Trunks and Lace

by kholinar

A continuation of the Story of Ibex and the Button:

Tempest’s fingers worry the hem of her skirt as she sits watching Briggs run from tree to tree with a loud exclamation to each encountered trunk. There is a level of mischief in his play today that would concern her if she hadn’t spied the dark patch that had appeared in her lace.

“Bark!” Briggs proclaims.

Tempest glances up.

“Bark!” he repeats, and his finger asserts that the pine is guilty indeed. He glances up, smirks, and then looks around to see if any canines enjoy his pun. If a housetop had been close-by, no doubt he would have found further inspiration.

“Funny,” she says, glancing back down at her dress, but the disapproval seems to encourage his grin.

“It is, it is.” Her brother said, “They don’t say it, but we say they do.”

“Who doesn’t?”

“Dogs. They say ‘bahr-oo’ or ‘brak’ or ‘rouw,’ not bark, but we don’t pay attention. That’s why we can’t hear them.”

“You really should try not to harass the trees with your theories.”

“That’s just so they know I get it. Leafs aren’t like dogs. They whisper.”

Tempest thought for a moment and nodded. Sometimes Briggs thought of things so strange that they made sense. A clarity like madness. For the moment her thoughts went back to her dress. A stain. It was preposterous. Normally Briggs and herself resonated like opposite poles of a magnet. He drew dirt to himself and she seemed to repel it. This didn’t seem like a stain she could have gotten outside either, it was almost a purple-grey. It was as if her dress had fallen and bruised from the injury. The strange incident darkened her mood.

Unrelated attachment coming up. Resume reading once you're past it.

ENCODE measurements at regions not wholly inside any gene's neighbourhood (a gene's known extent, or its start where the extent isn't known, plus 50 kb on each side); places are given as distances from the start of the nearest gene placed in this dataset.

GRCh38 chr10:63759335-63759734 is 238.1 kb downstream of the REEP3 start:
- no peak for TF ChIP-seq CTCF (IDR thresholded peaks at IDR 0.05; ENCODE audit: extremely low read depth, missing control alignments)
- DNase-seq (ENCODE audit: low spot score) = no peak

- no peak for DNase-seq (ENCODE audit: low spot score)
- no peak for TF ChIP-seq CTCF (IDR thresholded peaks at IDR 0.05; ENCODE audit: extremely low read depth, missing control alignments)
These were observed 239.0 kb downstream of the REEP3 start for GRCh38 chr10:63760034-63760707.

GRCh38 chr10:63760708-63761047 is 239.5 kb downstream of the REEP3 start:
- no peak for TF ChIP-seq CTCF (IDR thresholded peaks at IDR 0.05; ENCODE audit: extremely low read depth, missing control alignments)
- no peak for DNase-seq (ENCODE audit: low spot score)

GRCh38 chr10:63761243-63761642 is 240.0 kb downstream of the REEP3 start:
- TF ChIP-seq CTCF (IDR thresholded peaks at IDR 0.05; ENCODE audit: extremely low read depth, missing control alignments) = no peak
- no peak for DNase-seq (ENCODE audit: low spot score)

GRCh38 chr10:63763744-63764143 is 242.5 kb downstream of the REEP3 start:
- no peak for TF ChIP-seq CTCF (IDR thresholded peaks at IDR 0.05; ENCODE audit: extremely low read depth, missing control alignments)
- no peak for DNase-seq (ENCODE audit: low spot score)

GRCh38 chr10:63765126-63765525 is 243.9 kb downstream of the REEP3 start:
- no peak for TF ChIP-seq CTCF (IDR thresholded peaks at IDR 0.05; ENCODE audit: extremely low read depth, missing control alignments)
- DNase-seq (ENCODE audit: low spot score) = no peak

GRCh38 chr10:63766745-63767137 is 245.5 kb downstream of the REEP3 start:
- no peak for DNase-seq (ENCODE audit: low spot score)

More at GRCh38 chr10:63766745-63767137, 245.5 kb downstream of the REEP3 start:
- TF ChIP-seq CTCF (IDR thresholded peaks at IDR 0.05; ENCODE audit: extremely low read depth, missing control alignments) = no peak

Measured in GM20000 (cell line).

The late spring sun crested on its periwinkle wave, and the trees broke beneath it, their shadows falling in a plummet straight for the forest floor. Tempest feels her black hair warm as a gap in the branches above permits a few errant rays to slip through. Her large blue eyes tilt upward with her head to check the time.

“My stomach grumbles like a beehive bumbles,” Briggs said.

“Oh, rhymes and puns, what other wonders will you work with your mouth today?” she asks and continues, “But, yes, it’s lunch time. We should head back.”

Tempest walked through the glade to their path and set off smoothly at a moderate pace. Briggs would run ahead, then linger behind collecting acorns and snail-shells. Grasshoppers leapt and moths fluttered in the grass as they walked. The occasional gust of wind encouraged them along after they escaped the trees’ windbreak. Stepping along the edge of a field, they turned and cut back at its corner to access the meadow next to their house. Just over the gentle hill they could see it, a small farmhouse all square except for the one peak of roof on its side. Not a bold-triangle gable or rounded decoration in sight. Even the weathercock was fashioned from square rod-iron and seemed to spin in halting quarters.

Then Briggs breaks into a race with his arms and legs in the lead, but his stomach seeming to catch up. Tempest almost feels the percussion of the back door closing after his entrance. She continues her pace, grasps the handle moments later and steps inside.

Slipping thru the utility room into the kitchen, she finds Briggs mid-sandwich. Their mother had laid out grapes, cheese, ham and lettuce along with a fresh, yeasty-smelling loaf of bread. Her brother is nibbling on a wedge of the cheddar between fast mouthfuls of grapes and sandwich.